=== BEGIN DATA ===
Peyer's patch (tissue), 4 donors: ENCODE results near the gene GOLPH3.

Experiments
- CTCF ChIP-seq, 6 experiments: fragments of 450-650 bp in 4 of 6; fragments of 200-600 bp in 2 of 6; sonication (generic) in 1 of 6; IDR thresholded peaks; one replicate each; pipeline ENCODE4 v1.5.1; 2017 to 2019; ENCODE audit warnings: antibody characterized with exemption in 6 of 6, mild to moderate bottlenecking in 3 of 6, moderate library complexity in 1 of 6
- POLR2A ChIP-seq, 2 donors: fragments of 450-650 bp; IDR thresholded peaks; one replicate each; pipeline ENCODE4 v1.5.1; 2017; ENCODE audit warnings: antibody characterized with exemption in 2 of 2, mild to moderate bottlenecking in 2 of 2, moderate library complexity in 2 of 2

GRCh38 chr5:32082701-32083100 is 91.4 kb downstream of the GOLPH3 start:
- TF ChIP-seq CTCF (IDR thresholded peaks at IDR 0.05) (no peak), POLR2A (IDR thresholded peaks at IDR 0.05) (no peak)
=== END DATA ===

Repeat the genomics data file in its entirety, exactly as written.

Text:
Peyer's patch (tissue), 4 donors: ENCODE results near the gene GOLPH3.

Experiments
- CTCF ChIP-seq, 6 experiments: fragments of 450-650 bp in 4 of 6; fragments of 200-600 bp in 2 of 6; sonication (generic) in 1 of 6; IDR thresholded peaks; one replicate each; pipeline ENCODE4 v1.5.1; 2017 to 2019; ENCODE audit warnings: antibody characterized with exemption in 6 of 6, mild to moderate bottlenecking in 3 of 6, moderate library complexity in 1 of 6
- POLR2A ChIP-seq, 2 donors: fragments of 450-650 bp; IDR thresholded peaks; one replicate each; pipeline ENCODE4 v1.5.1; 2017; ENCODE audit warnings: antibody characterized with exemption in 2 of 2, mild to moderate bottlenecking in 2 of 2, moderate library complexity in 2 of 2

GRCh38 chr5:32082701-32083100 is 91.4 kb downstream of the GOLPH3 start:
- TF ChIP-seq CTCF (IDR thresholded peaks at IDR 0.05) (no peak), POLR2A (IDR thresholded peaks at IDR 0.05) (no peak)